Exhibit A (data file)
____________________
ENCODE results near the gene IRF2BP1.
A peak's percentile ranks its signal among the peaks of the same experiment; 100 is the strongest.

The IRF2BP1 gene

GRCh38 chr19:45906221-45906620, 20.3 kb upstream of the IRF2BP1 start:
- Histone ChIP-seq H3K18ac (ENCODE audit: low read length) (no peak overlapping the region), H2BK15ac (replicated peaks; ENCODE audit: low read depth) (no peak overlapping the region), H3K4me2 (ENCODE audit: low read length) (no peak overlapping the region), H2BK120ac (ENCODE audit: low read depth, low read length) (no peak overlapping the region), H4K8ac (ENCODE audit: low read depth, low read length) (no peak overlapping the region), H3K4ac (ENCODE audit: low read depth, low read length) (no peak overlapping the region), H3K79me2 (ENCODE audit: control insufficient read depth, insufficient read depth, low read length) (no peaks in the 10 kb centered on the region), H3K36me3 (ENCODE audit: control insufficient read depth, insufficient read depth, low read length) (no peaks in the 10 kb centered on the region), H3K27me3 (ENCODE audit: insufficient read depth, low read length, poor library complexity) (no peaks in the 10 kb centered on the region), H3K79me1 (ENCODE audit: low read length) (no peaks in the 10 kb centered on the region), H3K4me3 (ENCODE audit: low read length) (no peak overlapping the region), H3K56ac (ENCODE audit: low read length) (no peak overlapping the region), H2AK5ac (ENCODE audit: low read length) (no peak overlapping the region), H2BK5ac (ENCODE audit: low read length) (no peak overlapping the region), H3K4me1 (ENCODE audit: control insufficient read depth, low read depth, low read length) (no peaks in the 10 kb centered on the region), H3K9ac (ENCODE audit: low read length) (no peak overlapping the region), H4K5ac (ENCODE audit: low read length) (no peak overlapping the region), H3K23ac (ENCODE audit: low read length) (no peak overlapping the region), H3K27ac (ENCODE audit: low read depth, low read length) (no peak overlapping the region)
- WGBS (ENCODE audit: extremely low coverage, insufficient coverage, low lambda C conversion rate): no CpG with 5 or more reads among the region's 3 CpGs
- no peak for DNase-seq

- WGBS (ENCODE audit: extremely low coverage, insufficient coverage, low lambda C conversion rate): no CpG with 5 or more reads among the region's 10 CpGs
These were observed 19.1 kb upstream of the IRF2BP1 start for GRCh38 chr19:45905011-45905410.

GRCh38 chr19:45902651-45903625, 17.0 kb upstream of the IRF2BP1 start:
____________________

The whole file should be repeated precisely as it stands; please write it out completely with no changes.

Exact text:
ENCODE results near the gene IRF2BP1.
A peak's percentile ranks its signal among the peaks of the same experiment; 100 is the strongest.

The IRF2BP1 gene

GRCh38 chr19:45906221-45906620, 20.3 kb upstream of the IRF2BP1 start:
- Histone ChIP-seq H3K18ac (ENCODE audit: low read length) (no peak overlapping the region), H2BK15ac (replicated peaks; ENCODE audit: low read depth) (no peak overlapping the region), H3K4me2 (ENCODE audit: low read length) (no peak overlapping the region), H2BK120ac (ENCODE audit: low read depth, low read length) (no peak overlapping the region), H4K8ac (ENCODE audit: low read depth, low read length) (no peak overlapping the region), H3K4ac (ENCODE audit: low read depth, low read length) (no peak overlapping the region), H3K79me2 (ENCODE audit: control insufficient read depth, insufficient read depth, low read length) (no peaks in the 10 kb centered on the region), H3K36me3 (ENCODE audit: control insufficient read depth, insufficient read depth, low read length) (no peaks in the 10 kb centered on the region), H3K27me3 (ENCODE audit: insufficient read depth, low read length, poor library complexity) (no peaks in the 10 kb centered on the region), H3K79me1 (ENCODE audit: low read length) (no peaks in the 10 kb centered on the region), H3K4me3 (ENCODE audit: low read length) (no peak overlapping the region), H3K56ac (ENCODE audit: low read length) (no peak overlapping the region), H2AK5ac (ENCODE audit: low read length) (no peak overlapping the region), H2BK5ac (ENCODE audit: low read length) (no peak overlapping the region), H3K4me1 (ENCODE audit: control insufficient read depth, low read depth, low read length) (no peaks in the 10 kb centered on the region), H3K9ac (ENCODE audit: low read length) (no peak overlapping the region), H4K5ac (ENCODE audit: low read length) (no peak overlapping the region), H3K23ac (ENCODE audit: low read length) (no peak overlapping the region), H3K27ac (ENCODE audit: low read depth, low read length) (no peak overlapping the region)
- WGBS (ENCODE audit: extremely low coverage, insufficient coverage, low lambda C conversion rate): no CpG with 5 or more reads among the region's 3 CpGs
- no peak for DNase-seq

- WGBS (ENCODE audit: extremely low coverage, insufficient coverage, low lambda C conversion rate): no CpG with 5 or more reads among the region's 10 CpGs
These were observed 19.1 kb upstream of the IRF2BP1 start for GRCh38 chr19:45905011-45905410.

GRCh38 chr19:45902651-45903625, 17.0 kb upstream of the IRF2BP1 start: